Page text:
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Echoes From Life

News Brief: Paradigm Initiative Launches a Six-week Virtual Training Program

By | AbaLIFE, AjegunleLIFE, Echoes From Life, ICT Policy, ICTs, L.I.F.E.

Paradigm Initiative launches the first cycle of a six-week L.I.F.E (Life Skills, ICTs, Financial Literacy, and Entrepreneurship) training program for the year 2021. LIFE training is a free program aimed at enhancing ICT and entrepreneurial skills among youth living in under-served communities and lacking access to tertiary education due to poverty. The training program starting on February 22, 2021, will be witnessing a major shift from in-person training at our various centers in Aba, Ajegunle, Dakata, to a completely virtual session this year.

Upon completing LIFE training, the trained youth are matched with companies to complete internships, trained and supported to begin online work (freelancing), or supported to pursue their entrepreneurial ideas. This enables them to improve their livelihoods and become active citizens.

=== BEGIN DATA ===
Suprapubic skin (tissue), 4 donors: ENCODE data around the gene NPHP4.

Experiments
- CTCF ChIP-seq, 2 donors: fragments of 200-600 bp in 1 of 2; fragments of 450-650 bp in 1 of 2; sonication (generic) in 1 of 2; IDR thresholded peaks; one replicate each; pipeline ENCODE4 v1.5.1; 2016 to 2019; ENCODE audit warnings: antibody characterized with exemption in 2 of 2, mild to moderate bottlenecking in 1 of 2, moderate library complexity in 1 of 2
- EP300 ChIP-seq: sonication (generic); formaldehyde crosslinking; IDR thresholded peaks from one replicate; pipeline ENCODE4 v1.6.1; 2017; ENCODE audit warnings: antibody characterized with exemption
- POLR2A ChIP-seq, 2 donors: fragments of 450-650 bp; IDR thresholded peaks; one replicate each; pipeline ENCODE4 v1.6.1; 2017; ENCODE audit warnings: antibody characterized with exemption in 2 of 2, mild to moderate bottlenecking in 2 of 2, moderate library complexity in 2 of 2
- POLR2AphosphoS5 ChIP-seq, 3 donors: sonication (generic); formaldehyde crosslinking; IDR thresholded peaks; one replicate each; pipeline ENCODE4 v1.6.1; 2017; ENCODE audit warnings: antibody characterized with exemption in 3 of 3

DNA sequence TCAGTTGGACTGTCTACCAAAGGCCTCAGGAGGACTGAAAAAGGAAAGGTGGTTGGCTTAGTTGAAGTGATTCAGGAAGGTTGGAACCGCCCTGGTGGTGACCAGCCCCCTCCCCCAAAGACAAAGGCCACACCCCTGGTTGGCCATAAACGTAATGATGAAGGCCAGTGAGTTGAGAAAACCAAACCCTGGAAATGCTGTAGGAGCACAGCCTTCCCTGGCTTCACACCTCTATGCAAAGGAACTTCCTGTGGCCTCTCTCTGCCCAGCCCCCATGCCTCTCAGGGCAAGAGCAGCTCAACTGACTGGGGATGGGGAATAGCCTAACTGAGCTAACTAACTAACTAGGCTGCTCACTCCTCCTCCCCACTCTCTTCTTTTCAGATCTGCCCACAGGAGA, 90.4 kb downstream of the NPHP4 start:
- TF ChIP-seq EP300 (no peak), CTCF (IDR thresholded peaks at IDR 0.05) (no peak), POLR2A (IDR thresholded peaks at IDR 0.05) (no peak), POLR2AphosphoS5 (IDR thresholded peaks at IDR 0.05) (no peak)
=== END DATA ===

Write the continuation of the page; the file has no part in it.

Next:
Gabreal Odunsi is The Program Officer, Digital Inclusion at Paradigm Initiative, who answers some pertinent questions about LIFE training program 2021.

Why the needs for ICT training in 2021 and for how long will this training run?

COVID-19 global pandemic has changed the world’s reality. Numerous organizations are moving their work online for a sustainable future; this has led to an increase in demand for digital skills in workplaces worldwide. Therefore, ICT skills are needed to be more productive and employable. The LIFE training will be mostly virtual this year, due to the pandemic.